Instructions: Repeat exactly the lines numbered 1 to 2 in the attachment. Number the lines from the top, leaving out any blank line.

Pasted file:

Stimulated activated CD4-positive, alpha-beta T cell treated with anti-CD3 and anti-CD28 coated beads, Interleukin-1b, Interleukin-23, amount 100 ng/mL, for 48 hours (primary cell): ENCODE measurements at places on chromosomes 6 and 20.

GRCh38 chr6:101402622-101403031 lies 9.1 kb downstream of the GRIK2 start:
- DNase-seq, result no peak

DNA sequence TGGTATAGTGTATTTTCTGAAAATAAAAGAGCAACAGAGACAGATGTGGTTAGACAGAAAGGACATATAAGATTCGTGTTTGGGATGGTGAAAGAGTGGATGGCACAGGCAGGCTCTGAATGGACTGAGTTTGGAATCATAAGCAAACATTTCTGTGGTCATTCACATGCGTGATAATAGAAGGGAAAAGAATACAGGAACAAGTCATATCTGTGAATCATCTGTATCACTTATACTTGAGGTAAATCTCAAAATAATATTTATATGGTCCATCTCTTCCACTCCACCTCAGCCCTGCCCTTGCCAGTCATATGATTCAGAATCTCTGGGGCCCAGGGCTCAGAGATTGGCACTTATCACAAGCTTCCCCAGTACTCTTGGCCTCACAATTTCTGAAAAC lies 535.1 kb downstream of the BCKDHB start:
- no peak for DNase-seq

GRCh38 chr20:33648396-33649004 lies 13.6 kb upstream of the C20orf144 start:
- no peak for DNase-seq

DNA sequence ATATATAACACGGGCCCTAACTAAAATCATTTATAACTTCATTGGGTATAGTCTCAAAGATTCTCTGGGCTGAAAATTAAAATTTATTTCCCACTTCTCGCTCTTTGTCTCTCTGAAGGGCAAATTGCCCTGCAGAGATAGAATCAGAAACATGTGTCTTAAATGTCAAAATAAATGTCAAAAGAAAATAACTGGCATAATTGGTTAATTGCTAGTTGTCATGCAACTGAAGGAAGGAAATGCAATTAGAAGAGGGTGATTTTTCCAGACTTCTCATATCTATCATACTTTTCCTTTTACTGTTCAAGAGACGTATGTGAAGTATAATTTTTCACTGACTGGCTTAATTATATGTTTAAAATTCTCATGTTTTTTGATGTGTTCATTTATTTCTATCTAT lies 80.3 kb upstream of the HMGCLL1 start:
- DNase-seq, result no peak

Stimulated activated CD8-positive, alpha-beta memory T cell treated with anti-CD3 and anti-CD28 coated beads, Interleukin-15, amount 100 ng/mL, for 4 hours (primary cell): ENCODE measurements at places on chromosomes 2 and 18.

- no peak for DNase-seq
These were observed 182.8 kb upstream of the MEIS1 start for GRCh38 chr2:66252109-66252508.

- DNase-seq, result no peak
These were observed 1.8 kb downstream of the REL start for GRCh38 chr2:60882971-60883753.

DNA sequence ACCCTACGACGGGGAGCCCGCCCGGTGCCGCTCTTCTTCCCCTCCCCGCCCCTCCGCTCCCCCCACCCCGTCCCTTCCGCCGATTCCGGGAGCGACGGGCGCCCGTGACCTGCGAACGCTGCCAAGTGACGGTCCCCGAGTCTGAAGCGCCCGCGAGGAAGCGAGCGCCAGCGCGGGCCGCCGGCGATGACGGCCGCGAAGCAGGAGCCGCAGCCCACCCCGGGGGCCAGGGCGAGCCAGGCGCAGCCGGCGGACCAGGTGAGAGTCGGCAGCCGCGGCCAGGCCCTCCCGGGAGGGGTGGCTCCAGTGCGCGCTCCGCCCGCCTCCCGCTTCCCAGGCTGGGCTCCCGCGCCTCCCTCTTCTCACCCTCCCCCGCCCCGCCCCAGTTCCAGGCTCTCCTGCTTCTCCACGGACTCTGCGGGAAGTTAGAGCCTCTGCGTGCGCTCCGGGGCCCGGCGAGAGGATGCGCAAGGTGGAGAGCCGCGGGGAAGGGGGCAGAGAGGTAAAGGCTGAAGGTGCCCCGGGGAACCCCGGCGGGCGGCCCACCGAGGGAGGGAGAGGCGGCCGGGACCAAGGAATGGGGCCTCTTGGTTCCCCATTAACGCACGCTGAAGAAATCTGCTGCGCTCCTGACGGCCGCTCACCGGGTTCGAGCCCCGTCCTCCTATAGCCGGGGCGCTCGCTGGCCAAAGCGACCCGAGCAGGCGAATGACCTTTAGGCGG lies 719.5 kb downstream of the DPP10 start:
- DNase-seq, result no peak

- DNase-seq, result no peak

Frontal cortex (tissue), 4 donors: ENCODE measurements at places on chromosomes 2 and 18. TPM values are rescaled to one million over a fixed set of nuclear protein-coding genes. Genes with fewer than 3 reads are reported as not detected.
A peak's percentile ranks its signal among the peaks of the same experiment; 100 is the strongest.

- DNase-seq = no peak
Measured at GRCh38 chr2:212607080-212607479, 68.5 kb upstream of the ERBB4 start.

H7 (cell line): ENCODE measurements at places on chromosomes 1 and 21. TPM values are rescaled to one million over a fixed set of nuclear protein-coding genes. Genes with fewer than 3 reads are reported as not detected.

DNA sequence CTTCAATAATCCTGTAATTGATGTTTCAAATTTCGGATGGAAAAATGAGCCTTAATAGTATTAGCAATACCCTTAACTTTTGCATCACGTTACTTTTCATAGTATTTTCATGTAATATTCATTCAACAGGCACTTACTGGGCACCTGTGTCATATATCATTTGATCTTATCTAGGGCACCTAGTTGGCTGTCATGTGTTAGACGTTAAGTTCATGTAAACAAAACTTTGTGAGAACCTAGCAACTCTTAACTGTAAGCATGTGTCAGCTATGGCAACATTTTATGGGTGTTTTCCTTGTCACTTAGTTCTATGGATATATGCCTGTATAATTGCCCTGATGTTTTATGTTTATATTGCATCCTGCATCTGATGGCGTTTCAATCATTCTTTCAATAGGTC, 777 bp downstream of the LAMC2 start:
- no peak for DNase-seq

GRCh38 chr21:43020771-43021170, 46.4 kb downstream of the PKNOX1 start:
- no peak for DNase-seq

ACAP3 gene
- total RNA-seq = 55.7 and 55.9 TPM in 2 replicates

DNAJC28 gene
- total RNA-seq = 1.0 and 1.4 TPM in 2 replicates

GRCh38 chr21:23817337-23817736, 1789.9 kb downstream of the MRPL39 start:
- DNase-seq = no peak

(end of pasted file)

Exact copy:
Stimulated activated CD4-positive, alpha-beta T cell treated with anti-CD3 and anti-CD28 coated beads, Interleukin-1b, Interleukin-23, amount 100 ng/mL, for 48 hours (primary cell): ENCODE measurements at places on chromosomes 6 and 20.

GRCh38 chr6:101402622-101403031 lies 9.1 kb downstream of the GRIK2 start: